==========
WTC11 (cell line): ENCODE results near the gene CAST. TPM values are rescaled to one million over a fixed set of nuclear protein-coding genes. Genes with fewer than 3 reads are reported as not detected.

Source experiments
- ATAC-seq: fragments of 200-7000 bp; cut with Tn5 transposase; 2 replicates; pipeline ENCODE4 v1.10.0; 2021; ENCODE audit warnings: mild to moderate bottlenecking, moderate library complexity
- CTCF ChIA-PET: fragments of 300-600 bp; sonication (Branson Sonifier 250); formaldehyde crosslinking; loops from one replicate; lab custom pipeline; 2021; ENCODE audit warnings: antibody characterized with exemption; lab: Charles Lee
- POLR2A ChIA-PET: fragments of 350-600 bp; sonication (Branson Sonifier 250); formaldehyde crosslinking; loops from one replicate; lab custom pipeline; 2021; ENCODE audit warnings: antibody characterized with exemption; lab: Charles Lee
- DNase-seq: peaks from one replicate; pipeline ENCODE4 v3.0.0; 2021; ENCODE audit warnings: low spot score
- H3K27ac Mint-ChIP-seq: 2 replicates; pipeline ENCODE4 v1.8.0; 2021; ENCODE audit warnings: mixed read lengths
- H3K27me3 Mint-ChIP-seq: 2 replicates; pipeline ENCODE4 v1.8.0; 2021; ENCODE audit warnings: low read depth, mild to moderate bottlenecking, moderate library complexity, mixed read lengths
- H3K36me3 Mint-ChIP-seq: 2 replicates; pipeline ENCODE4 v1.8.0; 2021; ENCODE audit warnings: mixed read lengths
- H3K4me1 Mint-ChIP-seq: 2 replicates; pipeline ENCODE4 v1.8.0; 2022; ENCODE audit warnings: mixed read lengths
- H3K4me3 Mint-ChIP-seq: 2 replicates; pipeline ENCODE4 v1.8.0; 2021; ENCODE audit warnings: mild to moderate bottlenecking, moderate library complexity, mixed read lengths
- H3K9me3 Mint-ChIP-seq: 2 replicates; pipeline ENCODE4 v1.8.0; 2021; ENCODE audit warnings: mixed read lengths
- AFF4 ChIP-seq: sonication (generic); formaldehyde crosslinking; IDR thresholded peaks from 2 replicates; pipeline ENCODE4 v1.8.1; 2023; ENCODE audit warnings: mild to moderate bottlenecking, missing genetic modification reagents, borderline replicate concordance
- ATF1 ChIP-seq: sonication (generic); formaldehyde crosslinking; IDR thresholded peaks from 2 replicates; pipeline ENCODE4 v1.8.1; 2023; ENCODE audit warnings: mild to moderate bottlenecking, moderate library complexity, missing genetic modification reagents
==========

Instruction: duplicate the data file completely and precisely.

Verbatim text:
WTC11 (cell line): ENCODE results near the gene CAST. TPM values are rescaled to one million over a fixed set of nuclear protein-coding genes. Genes with fewer than 3 reads are reported as not detected.

Source experiments
- ATAC-seq: fragments of 200-7000 bp; cut with Tn5 transposase; 2 replicates; pipeline ENCODE4 v1.10.0; 2021; ENCODE audit warnings: mild to moderate bottlenecking, moderate library complexity
- CTCF ChIA-PET: fragments of 300-600 bp; sonication (Branson Sonifier 250); formaldehyde crosslinking; loops from one replicate; lab custom pipeline; 2021; ENCODE audit warnings: antibody characterized with exemption; lab: Charles Lee
- POLR2A ChIA-PET: fragments of 350-600 bp; sonication (Branson Sonifier 250); formaldehyde crosslinking; loops from one replicate; lab custom pipeline; 2021; ENCODE audit warnings: antibody characterized with exemption; lab: Charles Lee
- DNase-seq: peaks from one replicate; pipeline ENCODE4 v3.0.0; 2021; ENCODE audit warnings: low spot score
- H3K27ac Mint-ChIP-seq: 2 replicates; pipeline ENCODE4 v1.8.0; 2021; ENCODE audit warnings: mixed read lengths
- H3K27me3 Mint-ChIP-seq: 2 replicates; pipeline ENCODE4 v1.8.0; 2021; ENCODE audit warnings: low read depth, mild to moderate bottlenecking, moderate library complexity, mixed read lengths
- H3K36me3 Mint-ChIP-seq: 2 replicates; pipeline ENCODE4 v1.8.0; 2021; ENCODE audit warnings: mixed read lengths
- H3K4me1 Mint-ChIP-seq: 2 replicates; pipeline ENCODE4 v1.8.0; 2022; ENCODE audit warnings: mixed read lengths
- H3K4me3 Mint-ChIP-seq: 2 replicates; pipeline ENCODE4 v1.8.0; 2021; ENCODE audit warnings: mild to moderate bottlenecking, moderate library complexity, mixed read lengths
- H3K9me3 Mint-ChIP-seq: 2 replicates; pipeline ENCODE4 v1.8.0; 2021; ENCODE audit warnings: mixed read lengths
- AFF4 ChIP-seq: sonication (generic); formaldehyde crosslinking; IDR thresholded peaks from 2 replicates; pipeline ENCODE4 v1.8.1; 2023; ENCODE audit warnings: mild to moderate bottlenecking, missing genetic modification reagents, borderline replicate concordance
- ATF1 ChIP-seq: sonication (generic); formaldehyde crosslinking; IDR thresholded peaks from 2 replicates; pipeline ENCODE4 v1.8.1; 2023; ENCODE audit warnings: mild to moderate bottlenecking, moderate library complexity, missing genetic modification reagents